Renovating your bathroom and seeking an elegant look? Find out if a chandelier could work for your space.
A chandelier can be a great option for your bathroom renovation if you are looking to make a statement and elevate the look of your room. Because they are available in a variety of shapes, sizes, styles and finishes, chandeliers can add an air of sophistication to many bathroom spaces. Here, design and electrical professionals share what you need to know to select and install a chandelier in your bathroom.
Room size. Chandeliers take up more space — physically and visually — than recessed lighting. Because of that, chandeliers look best in bathrooms that are at least 100 square feet, says Melissa Lewis, principal designer at Lewis Giannoulias. Lewis and fellow principal designer Cari Giannoulias even increase that limit to 150 square feet if their client wants a freestanding tub, walk-in shower and multiple vanities. “You don’t want to squeeze too much into the space,” Giannoulias says. “It’s just not a good idea and the chandelier will completely overpower the space.”You can make a chandelier work in a smaller bathroom, but choose a small fixture rather than a large one like the elegant chandelier seen here.
Ceiling height. You need overhead space to hang a chandelier. Building codes require this space so a light fixture is not too close to the tub and you won’t bump your head on it.
Before finalizing a design, you’ll want to confirm that the chandelier you pick and its placement meet local, state and national regulations, says Peter Mikulka, owner of Mikulka Electrical Services & Modern Home Concepts.
The National Electrical Code sets the standard for residential electrical safety. To pass inspection, a bathroom chandelier (or any light, fan or vent) needs to be at least 8 feet above the tub or 3 feet out from it.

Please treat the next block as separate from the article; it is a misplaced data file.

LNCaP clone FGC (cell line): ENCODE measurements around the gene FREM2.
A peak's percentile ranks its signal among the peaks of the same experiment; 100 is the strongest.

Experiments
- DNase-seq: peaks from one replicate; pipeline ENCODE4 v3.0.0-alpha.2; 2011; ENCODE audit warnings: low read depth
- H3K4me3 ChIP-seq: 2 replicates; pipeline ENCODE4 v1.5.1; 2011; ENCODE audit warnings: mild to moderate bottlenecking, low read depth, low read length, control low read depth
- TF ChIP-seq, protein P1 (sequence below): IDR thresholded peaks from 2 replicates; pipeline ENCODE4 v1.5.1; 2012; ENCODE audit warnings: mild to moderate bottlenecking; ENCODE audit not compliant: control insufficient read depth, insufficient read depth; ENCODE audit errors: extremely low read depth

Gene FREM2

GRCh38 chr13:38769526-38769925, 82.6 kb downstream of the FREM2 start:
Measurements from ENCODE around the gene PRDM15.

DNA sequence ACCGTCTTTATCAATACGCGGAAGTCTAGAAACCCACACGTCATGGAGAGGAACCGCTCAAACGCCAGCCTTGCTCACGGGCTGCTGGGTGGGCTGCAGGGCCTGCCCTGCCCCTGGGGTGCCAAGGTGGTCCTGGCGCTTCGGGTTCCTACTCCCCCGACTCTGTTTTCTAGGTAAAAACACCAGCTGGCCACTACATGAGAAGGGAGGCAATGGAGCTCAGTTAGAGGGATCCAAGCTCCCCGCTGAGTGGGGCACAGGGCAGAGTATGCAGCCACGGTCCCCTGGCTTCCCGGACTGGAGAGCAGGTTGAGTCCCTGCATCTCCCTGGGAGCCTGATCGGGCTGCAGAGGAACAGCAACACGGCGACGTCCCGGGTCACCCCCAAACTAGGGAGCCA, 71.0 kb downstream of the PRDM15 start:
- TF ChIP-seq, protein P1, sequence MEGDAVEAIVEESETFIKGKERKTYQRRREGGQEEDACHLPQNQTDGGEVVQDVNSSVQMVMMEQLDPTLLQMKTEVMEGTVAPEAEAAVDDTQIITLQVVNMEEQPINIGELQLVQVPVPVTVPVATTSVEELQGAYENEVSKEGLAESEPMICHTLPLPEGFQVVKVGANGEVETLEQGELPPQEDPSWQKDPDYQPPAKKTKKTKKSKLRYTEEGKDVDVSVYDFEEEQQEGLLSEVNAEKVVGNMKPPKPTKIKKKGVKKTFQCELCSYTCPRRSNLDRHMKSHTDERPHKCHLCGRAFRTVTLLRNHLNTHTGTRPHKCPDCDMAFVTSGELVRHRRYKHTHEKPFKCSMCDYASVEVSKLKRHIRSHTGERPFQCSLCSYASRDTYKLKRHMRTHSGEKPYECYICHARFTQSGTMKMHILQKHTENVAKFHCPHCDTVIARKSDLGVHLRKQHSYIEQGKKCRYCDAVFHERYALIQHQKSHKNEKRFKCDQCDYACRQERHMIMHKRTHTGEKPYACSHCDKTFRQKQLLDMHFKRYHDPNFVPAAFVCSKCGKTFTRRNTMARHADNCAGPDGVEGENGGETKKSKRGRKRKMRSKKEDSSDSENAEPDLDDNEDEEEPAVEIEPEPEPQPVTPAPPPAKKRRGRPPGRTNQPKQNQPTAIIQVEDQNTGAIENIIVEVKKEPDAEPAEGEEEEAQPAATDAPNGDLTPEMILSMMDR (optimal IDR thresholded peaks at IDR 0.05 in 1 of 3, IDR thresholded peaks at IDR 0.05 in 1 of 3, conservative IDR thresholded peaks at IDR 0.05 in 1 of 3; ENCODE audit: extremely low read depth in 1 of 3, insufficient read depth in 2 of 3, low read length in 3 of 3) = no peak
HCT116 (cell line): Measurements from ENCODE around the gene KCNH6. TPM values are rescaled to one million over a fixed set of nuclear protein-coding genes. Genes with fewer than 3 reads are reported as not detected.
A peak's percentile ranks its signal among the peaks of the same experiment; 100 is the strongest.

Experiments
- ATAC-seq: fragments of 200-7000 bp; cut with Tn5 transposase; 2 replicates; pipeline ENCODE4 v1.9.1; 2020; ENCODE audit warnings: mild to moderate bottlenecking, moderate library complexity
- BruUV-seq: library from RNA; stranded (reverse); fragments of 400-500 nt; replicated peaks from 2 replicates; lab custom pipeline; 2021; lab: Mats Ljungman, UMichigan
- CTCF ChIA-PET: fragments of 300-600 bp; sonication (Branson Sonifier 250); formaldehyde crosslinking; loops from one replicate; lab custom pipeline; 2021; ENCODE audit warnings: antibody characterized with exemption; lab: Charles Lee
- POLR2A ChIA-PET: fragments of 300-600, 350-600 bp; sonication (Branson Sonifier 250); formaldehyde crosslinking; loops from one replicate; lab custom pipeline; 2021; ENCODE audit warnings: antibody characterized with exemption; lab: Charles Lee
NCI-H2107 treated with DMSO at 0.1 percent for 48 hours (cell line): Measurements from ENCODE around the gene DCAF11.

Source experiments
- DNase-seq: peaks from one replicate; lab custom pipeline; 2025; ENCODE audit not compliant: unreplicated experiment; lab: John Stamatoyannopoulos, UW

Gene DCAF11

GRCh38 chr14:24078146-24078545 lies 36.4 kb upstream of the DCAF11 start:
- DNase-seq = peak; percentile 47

A local, licensed electrician will be your best resource on electrical matters, Mikulka says. “We have to know all the rules. It’s our job.”
Because of the electrical requirements, a chandelier works best in bathrooms with high or vaulted ceilings.
When choosing a chandelier, consider the slope and height of your ceiling and how the fixture will interact with the rest of the room. For example, a wide chandelier will need to hang farther down from the ceiling of a sloped roof so it doesn’t hit the ceiling. To accomplish this, you’ll need a longer chain or rod.
Layout options. A chandelier centered over a tub — or the illusion of that placement — is Lewis’ and Giannoulias’ favorite location for a chandelier. “If you’re looking to make your tub the focal point, a chandelier will help emphasize it,” Lewis says.
Lewis and Giannoulias designed this long, narrow bathroom to make the tub the focal point. The bathroom’s opposite sides mirror each other, and the windows draw your eye to the end of the room, near where they placed the tub. Overhead, they installed a gold and crystal chandelier.
If your ceiling height doesn’t allow you to hang a chandelier directly above the tub, Giannoulias says you can get a similar look by installing the fixture a few feet in front of the tub. “As long as when you are entering the room and everything looks centered, it will give the illusion of a grand chandelier above the tub,” she says.
Or you can hang the chandelier in the middle of the room. Here, the designer hung the chandelier in the middle of the room and centered it between the sinks of the double vanity.
If you have a separate shower and tub, and both are prominent in the room, hanging the chandelier in the middle of the room can provide balance to the design, Lewis says.
Material considerations. Lewis and Giannoulias like to use chandeliers made from light-colored materials to keep the ceiling area open and airy.